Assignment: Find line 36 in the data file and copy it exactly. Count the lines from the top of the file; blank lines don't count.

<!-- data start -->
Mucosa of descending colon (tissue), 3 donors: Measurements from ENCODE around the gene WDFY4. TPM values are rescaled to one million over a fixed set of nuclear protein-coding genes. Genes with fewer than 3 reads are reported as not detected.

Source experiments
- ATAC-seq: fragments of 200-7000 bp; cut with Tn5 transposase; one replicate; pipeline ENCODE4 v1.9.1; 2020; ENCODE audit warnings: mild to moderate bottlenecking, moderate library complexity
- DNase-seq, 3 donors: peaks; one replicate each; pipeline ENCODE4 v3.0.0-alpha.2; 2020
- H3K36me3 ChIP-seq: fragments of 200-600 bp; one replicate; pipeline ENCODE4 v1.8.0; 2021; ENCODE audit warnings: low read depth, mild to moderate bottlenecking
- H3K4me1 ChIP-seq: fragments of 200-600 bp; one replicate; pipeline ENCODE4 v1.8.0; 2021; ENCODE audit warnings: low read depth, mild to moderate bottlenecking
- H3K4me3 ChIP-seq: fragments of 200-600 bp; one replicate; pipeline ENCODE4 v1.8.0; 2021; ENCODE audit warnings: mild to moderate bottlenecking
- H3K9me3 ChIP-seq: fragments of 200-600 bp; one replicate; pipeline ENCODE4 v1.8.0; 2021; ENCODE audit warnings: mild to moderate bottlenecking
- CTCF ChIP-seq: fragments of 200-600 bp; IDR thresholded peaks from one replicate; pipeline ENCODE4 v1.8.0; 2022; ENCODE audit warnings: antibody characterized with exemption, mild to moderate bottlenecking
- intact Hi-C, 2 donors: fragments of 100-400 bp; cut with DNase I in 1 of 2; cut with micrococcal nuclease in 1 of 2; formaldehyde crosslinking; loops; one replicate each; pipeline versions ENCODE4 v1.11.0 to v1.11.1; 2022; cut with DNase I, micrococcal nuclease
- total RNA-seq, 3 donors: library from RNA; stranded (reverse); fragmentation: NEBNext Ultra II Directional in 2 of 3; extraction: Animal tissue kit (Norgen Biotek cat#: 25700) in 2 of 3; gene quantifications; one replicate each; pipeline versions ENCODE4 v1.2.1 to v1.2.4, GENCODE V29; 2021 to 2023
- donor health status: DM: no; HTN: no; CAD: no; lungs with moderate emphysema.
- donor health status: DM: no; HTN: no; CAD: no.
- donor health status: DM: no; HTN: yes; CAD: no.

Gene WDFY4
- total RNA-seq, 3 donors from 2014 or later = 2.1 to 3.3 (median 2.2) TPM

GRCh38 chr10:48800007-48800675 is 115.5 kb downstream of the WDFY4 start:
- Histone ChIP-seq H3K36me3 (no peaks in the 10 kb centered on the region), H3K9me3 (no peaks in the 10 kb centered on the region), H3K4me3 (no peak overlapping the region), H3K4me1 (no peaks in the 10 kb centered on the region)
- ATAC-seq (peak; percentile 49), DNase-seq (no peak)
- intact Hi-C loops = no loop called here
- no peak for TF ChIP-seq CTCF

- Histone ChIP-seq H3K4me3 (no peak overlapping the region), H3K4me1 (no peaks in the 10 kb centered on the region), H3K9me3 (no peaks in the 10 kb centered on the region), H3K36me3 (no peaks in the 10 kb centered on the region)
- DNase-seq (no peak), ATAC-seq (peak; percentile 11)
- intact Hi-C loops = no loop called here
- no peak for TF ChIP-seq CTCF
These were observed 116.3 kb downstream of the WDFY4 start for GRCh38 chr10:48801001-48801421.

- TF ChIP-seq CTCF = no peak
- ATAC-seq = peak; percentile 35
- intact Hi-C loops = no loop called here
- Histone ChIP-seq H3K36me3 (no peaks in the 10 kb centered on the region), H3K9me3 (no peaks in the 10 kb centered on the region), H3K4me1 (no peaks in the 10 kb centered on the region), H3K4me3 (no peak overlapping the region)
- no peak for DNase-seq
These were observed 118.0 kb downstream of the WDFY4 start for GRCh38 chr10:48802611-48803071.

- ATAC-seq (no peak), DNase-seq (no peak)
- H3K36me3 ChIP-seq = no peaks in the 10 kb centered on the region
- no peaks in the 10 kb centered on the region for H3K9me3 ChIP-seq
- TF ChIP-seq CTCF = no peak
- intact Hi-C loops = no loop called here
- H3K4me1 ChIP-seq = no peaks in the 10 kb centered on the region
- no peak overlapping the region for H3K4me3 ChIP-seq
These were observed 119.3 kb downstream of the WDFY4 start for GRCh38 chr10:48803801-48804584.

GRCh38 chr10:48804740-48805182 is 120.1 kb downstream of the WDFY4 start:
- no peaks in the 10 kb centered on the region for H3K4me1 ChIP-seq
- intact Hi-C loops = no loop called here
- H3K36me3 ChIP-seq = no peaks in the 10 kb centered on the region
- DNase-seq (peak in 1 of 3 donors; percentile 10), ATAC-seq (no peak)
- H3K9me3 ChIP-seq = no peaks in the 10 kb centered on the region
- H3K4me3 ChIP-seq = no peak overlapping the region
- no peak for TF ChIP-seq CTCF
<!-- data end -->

- TF ChIP-seq CTCF = no peak